Correspondence with San Francisco Chronicle
following my letter of May 17, 2002 regarding the Cairo Times piece. Foreign Editor Mark Abel's response May 21 is included below. My reply to him:
Dear Mr. Abel,
Thank you for taking the time to reply to my letter of May 17.
The intensity of my reaction was driven less by the fact that you printed a Cairo Times piece, than by the fact that you did not disclose its origin to your readers. Anybody who earns "the bulk of his living" as the editor of a Cairo-based newspaper subject to Egyptian government censorship will inevitably have a world view and a work product that conforms to his circumstances. It is inconceivable that the Chronicle should private-label such writing and give it the same legitimacy of independent journalism as, say, Matier and Ross' wonderful exposÚs of local government. If truth in labeling is good enough for consumers of peanut butter, it is also good enough for readers of newspapers.
To the extent that you do publish opinion from highly-censored parts of the world, it would only make sense to corroborate the work with other sources. The whole point of the analysis was to portray Israel as intransigent and the Arabs as ready for peace, was it not? A check on Ha'aretz (www.haaretzdaily.com) or other sources with closer knowledge of Israeli politics would have told you that Khalil's interpretation of the Likud party vote and Israel's posture on diplomacy simply didn't hold water.
Your suggestions that Crown Prince Abdullah and Bashar Assad are reasonable and that the latter is moving away from his father's rejectionist stance sound a little too good to be true. Only one month before the Sharm el-Sheikh summit, Abdullah's Ambassador to Britain published a poem praising suicide bombers. Was that reasonable? A report at this link suggests that Assad continues to drive terror attacks. This news story, entitled "New Martyrdom Operation in Occupied Lands" appeared in today's issue of The Syria Times. The "occupied lands" in the headline refers to the town of Megiddo, which is within the 1967 border. It is not credible to interpret this article from the regime's newspaper as rejecting terror and rejectionism. Read the entire Syria Times website and ask yourself if this is the official voice of a reasonable statesman.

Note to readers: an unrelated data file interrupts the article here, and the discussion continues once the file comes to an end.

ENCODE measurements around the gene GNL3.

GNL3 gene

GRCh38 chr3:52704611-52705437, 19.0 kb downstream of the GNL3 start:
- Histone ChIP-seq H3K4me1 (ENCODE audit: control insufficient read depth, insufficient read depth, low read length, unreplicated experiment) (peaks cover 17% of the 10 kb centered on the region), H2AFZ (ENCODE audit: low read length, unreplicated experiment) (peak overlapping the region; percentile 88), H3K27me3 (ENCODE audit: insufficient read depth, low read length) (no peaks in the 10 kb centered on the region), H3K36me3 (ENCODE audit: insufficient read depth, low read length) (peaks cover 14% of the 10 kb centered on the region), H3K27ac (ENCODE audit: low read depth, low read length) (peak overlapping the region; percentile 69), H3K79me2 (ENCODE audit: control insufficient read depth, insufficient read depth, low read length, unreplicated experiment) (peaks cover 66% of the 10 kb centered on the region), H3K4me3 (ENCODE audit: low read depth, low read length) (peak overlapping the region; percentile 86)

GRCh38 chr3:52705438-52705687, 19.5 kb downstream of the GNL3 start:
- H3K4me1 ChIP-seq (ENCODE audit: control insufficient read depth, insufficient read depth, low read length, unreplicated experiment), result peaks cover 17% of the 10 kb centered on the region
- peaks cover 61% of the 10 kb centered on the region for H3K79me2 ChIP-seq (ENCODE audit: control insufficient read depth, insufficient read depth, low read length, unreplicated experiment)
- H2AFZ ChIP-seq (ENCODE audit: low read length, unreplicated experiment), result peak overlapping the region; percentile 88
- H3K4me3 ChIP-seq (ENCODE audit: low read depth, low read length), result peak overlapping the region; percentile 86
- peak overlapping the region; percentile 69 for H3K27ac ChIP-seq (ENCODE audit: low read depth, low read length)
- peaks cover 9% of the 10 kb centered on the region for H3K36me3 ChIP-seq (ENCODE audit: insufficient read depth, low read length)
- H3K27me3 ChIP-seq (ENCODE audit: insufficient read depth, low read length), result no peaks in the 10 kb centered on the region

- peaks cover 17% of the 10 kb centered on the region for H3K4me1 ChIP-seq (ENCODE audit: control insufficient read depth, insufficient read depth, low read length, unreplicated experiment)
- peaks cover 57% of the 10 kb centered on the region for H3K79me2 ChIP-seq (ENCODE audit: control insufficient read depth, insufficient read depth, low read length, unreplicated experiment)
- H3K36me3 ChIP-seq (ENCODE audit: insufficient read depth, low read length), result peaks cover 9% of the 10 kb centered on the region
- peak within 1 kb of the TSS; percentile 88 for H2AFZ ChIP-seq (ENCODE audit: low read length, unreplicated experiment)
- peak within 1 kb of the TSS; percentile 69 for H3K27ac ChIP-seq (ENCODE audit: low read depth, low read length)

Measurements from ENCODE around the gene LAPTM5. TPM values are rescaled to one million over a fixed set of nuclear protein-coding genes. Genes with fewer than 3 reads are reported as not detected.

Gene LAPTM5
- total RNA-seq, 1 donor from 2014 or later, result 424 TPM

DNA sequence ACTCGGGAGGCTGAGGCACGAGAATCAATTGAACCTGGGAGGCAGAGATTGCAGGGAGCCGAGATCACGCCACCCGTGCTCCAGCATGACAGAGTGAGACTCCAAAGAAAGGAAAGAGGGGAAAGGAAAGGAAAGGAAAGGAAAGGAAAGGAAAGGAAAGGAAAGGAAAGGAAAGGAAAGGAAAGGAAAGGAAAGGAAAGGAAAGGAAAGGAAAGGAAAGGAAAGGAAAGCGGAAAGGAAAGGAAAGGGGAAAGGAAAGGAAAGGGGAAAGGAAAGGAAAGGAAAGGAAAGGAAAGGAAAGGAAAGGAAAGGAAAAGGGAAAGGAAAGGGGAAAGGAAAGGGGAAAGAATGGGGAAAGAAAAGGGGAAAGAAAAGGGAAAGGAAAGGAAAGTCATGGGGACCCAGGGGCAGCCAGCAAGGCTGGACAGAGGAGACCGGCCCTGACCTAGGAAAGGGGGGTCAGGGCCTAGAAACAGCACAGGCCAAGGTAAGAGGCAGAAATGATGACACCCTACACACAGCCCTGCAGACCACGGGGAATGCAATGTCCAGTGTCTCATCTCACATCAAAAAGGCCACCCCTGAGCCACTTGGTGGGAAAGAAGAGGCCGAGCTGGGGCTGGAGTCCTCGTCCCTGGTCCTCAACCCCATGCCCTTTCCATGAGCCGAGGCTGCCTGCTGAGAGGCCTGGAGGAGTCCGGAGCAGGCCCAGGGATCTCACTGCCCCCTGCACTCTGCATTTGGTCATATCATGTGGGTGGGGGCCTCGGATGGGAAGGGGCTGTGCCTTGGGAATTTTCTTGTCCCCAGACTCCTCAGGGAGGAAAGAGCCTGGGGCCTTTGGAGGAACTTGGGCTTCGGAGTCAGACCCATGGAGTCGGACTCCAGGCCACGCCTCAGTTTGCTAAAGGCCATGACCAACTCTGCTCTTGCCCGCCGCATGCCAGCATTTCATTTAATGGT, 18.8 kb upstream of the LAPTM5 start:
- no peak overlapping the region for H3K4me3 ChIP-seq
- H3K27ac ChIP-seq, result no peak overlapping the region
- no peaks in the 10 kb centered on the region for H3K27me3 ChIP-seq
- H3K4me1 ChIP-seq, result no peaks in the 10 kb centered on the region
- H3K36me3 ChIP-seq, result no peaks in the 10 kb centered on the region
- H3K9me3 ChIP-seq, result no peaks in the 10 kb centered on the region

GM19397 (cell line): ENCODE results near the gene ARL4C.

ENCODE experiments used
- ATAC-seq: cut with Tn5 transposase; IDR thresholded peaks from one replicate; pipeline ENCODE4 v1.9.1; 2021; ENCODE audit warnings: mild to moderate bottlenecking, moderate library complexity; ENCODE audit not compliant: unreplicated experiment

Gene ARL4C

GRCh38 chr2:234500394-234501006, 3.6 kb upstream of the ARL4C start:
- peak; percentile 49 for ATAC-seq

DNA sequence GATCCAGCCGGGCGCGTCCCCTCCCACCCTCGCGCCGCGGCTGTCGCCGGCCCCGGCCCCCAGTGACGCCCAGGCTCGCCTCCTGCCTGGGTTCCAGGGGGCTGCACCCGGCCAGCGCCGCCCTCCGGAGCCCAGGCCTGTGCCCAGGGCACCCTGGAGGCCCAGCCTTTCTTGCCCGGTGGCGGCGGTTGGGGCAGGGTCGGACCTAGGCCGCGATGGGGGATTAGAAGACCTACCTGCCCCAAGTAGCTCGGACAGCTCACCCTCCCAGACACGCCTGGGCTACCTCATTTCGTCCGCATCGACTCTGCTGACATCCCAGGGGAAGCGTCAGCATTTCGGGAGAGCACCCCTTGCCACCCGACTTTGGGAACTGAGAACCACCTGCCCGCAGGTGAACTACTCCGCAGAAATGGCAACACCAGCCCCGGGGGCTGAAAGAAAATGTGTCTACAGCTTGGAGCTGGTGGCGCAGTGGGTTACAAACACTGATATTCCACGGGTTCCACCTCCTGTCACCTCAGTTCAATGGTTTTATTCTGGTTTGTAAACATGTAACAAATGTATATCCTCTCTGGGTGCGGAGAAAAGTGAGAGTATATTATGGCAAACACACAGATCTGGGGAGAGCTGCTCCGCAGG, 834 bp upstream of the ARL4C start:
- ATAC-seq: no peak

Both Abdullah and Assad will need to do much more, I suspect, to convince the Israeli public that they bear sincere offers of peace. I was a high-school student in Jerusalem when Anwar Sadat came to town to speak to the Knesset. There was little doubt this was a genuine move for peace. That is the standard against which peace initiatives will be judged, not vacuous statements calling for "a fair and complete settlement to the refugee issue".
It is not my intent to pass judgment on Mr. Khalil's entire career. In this particular case, I think, he wrote a flawed article that only served to misinform and prejudice your readers. The Chronicle should have no trouble finding better journalism and news analysis to fill its pages.
Dear Mr. Sharkansky,
I have received your communication and must take issue with it. For starters, Ashraf Khalil is anything but an Arab propagandist, which you might have confirmed for yourself had you searched the Chronicle's Web site for the many articles he has written for us over the past five years or so. Though he does make the bulk of his living at the Cairo Times, he is as American as either you or me, comes from Fort Wayne, Indiana, and works as a stringer for the Boston Globe, USA Today and a number of U.S. media outlets. ... He has been published many times in reputable American newspapers.
His piece was a news analysis and was labeled as such. Neither he nor I regard Mubarak, Assad and Abdullah as "a trio of peace activists," but at this point they appear to comprise the most reasonable leadership flank of Arab opinion toward Israel -- as I believe you are probably aware. Khalil's piece was worth running alone because of Assad's edging away from the rejectionist stance adhered to by his father. ... Do you disagree? I respectfully suggest that you are overreacting to a piece that merely noted some potentially important developments on the Arab diplomatic side, nothing more and nothing less. If the trio's peace moves prove to be bogus, we will most certainly publish that, too.
Regards, Mark Abel Foreign Editor